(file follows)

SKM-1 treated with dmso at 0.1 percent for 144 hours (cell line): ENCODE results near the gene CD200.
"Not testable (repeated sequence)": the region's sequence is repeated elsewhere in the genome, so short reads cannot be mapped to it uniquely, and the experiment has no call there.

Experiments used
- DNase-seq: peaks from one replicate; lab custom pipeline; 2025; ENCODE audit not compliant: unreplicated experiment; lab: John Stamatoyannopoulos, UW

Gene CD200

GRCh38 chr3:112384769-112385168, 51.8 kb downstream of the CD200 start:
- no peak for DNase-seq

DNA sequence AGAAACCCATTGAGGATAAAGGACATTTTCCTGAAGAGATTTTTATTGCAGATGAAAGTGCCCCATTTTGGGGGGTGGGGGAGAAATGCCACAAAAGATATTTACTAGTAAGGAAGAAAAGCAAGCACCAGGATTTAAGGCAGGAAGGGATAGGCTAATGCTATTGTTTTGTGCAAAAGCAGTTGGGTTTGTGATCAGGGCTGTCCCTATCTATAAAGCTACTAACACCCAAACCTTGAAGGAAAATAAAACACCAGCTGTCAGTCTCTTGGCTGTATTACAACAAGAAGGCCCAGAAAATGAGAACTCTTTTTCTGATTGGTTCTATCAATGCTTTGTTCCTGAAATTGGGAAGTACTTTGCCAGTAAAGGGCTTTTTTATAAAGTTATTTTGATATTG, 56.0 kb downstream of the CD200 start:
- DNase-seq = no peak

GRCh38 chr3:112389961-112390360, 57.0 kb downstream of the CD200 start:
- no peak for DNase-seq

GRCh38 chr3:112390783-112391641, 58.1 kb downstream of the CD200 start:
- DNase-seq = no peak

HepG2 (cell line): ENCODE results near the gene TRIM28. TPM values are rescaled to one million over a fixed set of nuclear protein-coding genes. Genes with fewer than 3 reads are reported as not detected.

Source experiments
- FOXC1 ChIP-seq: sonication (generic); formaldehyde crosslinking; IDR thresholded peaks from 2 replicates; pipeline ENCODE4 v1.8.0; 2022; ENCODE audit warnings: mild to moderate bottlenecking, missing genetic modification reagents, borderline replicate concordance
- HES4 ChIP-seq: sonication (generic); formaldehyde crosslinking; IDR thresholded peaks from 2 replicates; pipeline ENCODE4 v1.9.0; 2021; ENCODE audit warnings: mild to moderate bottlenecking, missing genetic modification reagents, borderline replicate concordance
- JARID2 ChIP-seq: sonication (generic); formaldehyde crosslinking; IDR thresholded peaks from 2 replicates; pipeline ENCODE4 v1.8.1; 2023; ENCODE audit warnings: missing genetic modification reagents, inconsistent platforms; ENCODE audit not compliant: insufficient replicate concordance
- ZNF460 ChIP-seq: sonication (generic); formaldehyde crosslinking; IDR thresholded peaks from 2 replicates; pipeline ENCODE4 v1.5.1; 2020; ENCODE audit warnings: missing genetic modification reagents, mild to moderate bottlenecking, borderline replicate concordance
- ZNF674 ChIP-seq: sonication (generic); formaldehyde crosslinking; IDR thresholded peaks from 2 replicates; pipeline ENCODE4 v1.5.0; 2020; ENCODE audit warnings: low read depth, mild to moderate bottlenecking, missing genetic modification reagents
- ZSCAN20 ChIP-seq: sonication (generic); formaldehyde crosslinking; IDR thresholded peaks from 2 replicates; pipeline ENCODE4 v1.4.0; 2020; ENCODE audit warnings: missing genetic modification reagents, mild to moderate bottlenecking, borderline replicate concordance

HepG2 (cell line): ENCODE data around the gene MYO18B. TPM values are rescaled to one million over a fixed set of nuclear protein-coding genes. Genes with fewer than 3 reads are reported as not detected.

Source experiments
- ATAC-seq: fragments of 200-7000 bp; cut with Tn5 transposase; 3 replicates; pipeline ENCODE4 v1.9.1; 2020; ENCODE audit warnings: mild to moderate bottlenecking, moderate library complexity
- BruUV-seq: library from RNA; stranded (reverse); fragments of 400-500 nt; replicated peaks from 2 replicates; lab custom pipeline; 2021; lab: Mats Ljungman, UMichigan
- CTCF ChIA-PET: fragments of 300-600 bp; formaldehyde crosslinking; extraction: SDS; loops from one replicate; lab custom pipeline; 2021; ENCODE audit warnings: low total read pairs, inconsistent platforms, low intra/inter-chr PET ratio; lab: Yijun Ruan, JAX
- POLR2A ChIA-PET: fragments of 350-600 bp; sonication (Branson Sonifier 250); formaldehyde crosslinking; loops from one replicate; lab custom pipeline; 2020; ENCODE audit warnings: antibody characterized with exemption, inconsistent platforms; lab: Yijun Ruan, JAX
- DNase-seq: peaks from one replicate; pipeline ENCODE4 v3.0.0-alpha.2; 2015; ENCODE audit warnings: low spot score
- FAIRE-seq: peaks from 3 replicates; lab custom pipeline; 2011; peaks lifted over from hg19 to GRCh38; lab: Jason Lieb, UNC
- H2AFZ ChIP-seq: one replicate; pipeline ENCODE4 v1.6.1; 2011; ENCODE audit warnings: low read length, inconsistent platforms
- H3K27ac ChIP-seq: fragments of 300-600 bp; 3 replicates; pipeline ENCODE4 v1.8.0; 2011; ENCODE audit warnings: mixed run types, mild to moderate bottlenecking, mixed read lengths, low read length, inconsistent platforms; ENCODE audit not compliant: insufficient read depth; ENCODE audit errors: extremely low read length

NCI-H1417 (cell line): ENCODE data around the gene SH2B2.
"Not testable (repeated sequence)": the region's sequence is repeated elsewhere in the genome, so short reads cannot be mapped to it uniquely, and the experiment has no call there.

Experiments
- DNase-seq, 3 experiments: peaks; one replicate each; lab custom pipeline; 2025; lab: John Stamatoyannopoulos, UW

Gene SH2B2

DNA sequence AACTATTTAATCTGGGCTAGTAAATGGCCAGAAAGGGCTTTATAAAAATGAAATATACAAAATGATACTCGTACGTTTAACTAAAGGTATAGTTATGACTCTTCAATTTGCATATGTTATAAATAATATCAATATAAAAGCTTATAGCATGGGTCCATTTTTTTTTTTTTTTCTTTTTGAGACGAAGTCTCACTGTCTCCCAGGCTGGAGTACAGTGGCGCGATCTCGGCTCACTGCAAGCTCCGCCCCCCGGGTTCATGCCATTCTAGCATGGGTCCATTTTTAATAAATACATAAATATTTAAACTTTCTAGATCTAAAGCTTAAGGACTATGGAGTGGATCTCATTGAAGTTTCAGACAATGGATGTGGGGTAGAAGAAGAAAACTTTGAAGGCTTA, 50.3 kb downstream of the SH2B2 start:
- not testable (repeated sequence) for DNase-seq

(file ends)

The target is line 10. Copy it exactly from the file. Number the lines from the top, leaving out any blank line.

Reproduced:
GRCh38 chr3:112389961-112390360, 57.0 kb downstream of the CD200 start: